Harry, were born. The family had been living in "a really tiny house"

on a 150 acre farm owned by a wildlife preservation group. Scenic,

yes. Spacious, no. "The twins were living in the dining room," says

Ed.

They needed to move, and at first thought of selling the Hopewell

house, which was occupied by tenants Ed describes as "a disaster."

Bringing the nanny back on board, Ed bought a CAD program and became

the architect, and then the general contractor, for a remodeling of

the Hopewell home. He was glad to have a respite from the Mr. Mom

role. "I would be talking to the nannies, who spoke Spanish," he says.

"The parents treated me differently." While it is no longer acceptable

in some circles for women to respond to the "So, what do you do?"

question with spilled applesauce stories, it is far more difficult, in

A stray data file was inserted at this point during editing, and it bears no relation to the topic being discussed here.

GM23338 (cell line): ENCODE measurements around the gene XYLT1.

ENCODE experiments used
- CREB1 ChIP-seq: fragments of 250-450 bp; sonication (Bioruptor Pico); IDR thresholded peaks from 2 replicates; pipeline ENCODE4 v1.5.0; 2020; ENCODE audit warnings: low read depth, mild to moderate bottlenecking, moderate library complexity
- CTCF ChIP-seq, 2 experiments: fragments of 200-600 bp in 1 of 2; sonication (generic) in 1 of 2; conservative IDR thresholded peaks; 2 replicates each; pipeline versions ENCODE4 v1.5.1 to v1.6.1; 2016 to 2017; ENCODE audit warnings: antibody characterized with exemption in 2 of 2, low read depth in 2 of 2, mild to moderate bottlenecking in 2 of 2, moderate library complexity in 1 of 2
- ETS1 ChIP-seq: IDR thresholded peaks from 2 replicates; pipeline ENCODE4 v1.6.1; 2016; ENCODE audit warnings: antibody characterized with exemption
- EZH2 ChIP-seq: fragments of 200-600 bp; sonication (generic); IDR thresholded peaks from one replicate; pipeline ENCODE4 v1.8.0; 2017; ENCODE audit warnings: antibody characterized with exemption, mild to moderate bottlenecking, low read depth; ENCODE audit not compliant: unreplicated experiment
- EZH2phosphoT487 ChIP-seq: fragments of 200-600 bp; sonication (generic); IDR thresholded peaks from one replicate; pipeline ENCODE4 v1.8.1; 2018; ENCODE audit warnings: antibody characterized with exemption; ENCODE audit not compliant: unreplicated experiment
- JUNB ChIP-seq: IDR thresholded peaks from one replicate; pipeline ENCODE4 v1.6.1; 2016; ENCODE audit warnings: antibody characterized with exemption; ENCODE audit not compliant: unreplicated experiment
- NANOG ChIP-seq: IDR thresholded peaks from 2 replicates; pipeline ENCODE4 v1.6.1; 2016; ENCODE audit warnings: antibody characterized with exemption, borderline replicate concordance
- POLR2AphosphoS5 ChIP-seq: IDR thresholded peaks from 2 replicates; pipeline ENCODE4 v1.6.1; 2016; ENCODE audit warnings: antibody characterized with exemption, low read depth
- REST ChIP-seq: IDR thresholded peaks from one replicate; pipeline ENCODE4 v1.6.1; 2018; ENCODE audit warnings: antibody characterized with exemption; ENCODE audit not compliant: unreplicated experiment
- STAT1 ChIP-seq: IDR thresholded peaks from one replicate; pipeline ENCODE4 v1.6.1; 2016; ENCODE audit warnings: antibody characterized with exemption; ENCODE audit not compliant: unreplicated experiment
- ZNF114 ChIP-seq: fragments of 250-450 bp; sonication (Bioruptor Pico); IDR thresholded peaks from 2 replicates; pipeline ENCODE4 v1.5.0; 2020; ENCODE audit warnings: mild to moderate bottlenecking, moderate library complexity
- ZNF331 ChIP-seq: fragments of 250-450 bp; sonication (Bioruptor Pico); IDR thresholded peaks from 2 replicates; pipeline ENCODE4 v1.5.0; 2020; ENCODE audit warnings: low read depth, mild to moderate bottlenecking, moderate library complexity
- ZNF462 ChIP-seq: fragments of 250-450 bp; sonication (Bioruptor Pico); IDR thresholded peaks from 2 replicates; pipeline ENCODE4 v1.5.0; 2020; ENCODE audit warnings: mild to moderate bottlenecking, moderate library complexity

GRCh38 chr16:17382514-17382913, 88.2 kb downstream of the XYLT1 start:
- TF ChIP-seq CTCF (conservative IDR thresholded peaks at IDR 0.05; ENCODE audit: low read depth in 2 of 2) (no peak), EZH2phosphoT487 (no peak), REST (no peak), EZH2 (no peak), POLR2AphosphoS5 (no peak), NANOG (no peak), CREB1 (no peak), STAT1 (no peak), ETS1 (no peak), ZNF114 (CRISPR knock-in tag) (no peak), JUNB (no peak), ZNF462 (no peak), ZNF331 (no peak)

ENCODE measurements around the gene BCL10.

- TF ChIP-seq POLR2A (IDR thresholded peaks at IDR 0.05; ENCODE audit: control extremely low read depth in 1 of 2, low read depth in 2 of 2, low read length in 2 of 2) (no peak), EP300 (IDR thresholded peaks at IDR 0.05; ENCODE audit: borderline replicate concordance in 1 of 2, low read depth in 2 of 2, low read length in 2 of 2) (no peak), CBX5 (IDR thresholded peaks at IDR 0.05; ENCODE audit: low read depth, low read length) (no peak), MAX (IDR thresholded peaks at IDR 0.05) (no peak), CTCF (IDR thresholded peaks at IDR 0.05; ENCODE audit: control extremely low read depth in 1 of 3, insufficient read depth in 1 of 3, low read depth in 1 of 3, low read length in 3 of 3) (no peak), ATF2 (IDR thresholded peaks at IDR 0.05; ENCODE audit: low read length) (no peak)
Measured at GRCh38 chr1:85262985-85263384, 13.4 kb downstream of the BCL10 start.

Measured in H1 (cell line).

nearly all circles, for men to give the same response.

"I had to say ‘I raise the kids. That’s it,’" says Ed. "It was

lonely." He did meet a couple of other stay-at-home dads, though,

including the husband of a pharmaceutical executive. The men bonded

instantly, and remain good friends.

With the house finished, the family moved back to Hopewell, Aleigh

entered preschool, and Ed did some commercial real estate sales and

consulting.

At about that time, Gayle was burning out. She sent Ed an E-mail

asking what he thought about starting a business. His response was

"let’s go for it!"

There followed several months of business planning E-mails. The couple

brought in another partner, Bernie McNamee, former head of property

management at the Carnegie Center. They had "known him forever" and

thought his expertise at property management would be a good

complement for Gayle’s marketing and business planning experience and

Ed’s transaction experience. It was a good fit, made better by the

fact that McNamee, the father of a girl a little older than Aleigh,

had substantial child raising experience. "We traded daddy tales for

eight months," says Ed.

By the spring of 2004, it was time for Gayle to get off the train and